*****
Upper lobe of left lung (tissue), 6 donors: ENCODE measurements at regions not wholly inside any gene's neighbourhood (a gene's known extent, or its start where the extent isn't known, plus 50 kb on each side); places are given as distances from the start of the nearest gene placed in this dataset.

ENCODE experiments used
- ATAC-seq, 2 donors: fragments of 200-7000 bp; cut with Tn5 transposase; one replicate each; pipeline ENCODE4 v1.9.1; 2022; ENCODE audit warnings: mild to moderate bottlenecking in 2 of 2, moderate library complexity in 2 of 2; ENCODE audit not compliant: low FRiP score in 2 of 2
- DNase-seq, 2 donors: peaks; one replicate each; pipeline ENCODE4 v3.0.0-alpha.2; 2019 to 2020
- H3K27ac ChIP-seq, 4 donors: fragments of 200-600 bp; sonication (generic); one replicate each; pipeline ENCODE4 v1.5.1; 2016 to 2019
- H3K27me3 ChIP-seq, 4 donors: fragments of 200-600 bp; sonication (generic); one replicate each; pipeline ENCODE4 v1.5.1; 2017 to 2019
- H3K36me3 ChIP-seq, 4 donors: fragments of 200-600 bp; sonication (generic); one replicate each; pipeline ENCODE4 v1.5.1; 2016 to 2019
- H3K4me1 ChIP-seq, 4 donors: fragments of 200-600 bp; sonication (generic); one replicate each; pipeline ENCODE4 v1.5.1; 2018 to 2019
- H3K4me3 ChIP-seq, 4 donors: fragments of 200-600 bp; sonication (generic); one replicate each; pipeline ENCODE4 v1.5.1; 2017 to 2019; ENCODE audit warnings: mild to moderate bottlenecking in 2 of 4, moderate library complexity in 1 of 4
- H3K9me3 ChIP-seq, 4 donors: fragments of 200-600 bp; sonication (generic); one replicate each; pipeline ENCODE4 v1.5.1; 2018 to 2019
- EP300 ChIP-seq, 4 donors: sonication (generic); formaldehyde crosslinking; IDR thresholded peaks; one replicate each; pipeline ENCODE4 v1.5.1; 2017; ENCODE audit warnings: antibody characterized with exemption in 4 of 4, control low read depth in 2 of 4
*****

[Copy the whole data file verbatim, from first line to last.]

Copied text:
Upper lobe of left lung (tissue), 6 donors: ENCODE measurements at regions not wholly inside any gene's neighbourhood (a gene's known extent, or its start where the extent isn't known, plus 50 kb on each side); places are given as distances from the start of the nearest gene placed in this dataset.

ENCODE experiments used
- ATAC-seq, 2 donors: fragments of 200-7000 bp; cut with Tn5 transposase; one replicate each; pipeline ENCODE4 v1.9.1; 2022; ENCODE audit warnings: mild to moderate bottlenecking in 2 of 2, moderate library complexity in 2 of 2; ENCODE audit not compliant: low FRiP score in 2 of 2
- DNase-seq, 2 donors: peaks; one replicate each; pipeline ENCODE4 v3.0.0-alpha.2; 2019 to 2020
- H3K27ac ChIP-seq, 4 donors: fragments of 200-600 bp; sonication (generic); one replicate each; pipeline ENCODE4 v1.5.1; 2016 to 2019
- H3K27me3 ChIP-seq, 4 donors: fragments of 200-600 bp; sonication (generic); one replicate each; pipeline ENCODE4 v1.5.1; 2017 to 2019
- H3K36me3 ChIP-seq, 4 donors: fragments of 200-600 bp; sonication (generic); one replicate each; pipeline ENCODE4 v1.5.1; 2016 to 2019
- H3K4me1 ChIP-seq, 4 donors: fragments of 200-600 bp; sonication (generic); one replicate each; pipeline ENCODE4 v1.5.1; 2018 to 2019
- H3K4me3 ChIP-seq, 4 donors: fragments of 200-600 bp; sonication (generic); one replicate each; pipeline ENCODE4 v1.5.1; 2017 to 2019; ENCODE audit warnings: mild to moderate bottlenecking in 2 of 4, moderate library complexity in 1 of 4
- H3K9me3 ChIP-seq, 4 donors: fragments of 200-600 bp; sonication (generic); one replicate each; pipeline ENCODE4 v1.5.1; 2018 to 2019
- EP300 ChIP-seq, 4 donors: sonication (generic); formaldehyde crosslinking; IDR thresholded peaks; one replicate each; pipeline ENCODE4 v1.5.1; 2017; ENCODE audit warnings: antibody characterized with exemption in 4 of 4, control low read depth in 2 of 4